The Bouvier is a powerful, compact, rough-coated dog of rugged appearance. Its thick beard and shaggy eyebrows give the dog a distinctive appearance. The broad, strong muzzle is slightly tapered to a large, black nose with open nostrils. The oval, dark brown eyes have a bold, alert expression. The nose is black. The teeth should meet in a scissors bite. Body length from point of shoulder to the tip of the rump should be approximately equal to the height of the dog from the withers to the ground, giving the dog a square profile. The chest is broad and deep, extending down to the elbow. The dog has a double coat. The rough, shaggy-looking outer coat is harsh and dry to the touch, lined with a soft, dense undercoat. The coat protects the dog in all types of inclement weather. The coat colors are primarily black or black-brindle and gray or gray-brindle. Fawn is allowable. A white star is permitted on the chest. The tail is customarily docked and the ears may be cropped to a point, though some breeders now leave them natural.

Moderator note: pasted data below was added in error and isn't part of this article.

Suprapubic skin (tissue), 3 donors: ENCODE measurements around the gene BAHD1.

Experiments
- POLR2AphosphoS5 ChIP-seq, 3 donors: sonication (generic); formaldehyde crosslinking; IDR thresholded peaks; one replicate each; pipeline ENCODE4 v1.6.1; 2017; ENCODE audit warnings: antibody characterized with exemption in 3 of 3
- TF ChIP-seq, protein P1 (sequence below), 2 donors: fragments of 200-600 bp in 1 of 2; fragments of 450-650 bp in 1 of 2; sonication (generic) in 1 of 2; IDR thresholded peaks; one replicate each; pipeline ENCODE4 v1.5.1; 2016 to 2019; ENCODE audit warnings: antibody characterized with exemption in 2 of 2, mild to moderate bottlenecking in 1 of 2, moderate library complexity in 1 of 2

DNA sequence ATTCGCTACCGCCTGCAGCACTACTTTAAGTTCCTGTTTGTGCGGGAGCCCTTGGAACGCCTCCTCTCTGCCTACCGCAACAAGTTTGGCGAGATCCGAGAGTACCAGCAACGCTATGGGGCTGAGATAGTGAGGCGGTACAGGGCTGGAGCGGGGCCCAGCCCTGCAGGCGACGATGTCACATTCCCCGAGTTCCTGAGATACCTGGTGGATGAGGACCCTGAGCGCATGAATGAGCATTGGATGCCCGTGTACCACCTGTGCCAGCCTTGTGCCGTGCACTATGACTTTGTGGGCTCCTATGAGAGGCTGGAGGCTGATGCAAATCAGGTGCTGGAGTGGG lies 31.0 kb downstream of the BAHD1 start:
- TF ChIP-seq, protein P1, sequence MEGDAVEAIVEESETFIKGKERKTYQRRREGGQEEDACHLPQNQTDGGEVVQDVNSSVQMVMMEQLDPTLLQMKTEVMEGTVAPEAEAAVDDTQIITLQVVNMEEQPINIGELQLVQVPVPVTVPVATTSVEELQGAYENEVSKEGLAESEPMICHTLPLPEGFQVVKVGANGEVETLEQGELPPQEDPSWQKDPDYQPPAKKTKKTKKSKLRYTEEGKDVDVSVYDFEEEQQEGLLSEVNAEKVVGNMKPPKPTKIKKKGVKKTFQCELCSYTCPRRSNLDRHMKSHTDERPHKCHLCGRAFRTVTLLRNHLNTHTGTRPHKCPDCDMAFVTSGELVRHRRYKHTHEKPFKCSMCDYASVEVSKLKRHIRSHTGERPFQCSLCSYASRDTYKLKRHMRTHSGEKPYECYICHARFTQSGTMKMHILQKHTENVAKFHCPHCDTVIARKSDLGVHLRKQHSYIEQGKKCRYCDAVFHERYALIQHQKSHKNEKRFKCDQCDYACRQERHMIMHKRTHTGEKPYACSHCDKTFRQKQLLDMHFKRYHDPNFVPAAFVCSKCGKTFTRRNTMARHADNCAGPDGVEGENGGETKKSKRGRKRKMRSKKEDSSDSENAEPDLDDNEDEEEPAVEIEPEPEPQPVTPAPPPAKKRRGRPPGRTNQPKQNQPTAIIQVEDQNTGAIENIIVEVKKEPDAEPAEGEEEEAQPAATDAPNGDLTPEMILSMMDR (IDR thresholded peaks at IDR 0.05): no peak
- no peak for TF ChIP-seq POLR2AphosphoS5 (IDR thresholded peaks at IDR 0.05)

Bouvier des Flandres means "cowherd from Flanders." The dog was originally used by farmers and cattle merchants to control cattle. They were also used as farm and livestock guardians and as draft dogs. During World War I, they served as message carriers and as cart dogs carrying wounded soldiers. As a result of his exposure during the warfare and the nearly total destruction of Flanders, the breed was almost completely killed off. After the war, the Bouvier was reconstructed from a few individuals, and a breed club was established in Belgium. Currently the Bouvier serves as a watchdog, guardian, family companion, and as a herding and carting dog. This breed has also been used as a guide for the blind.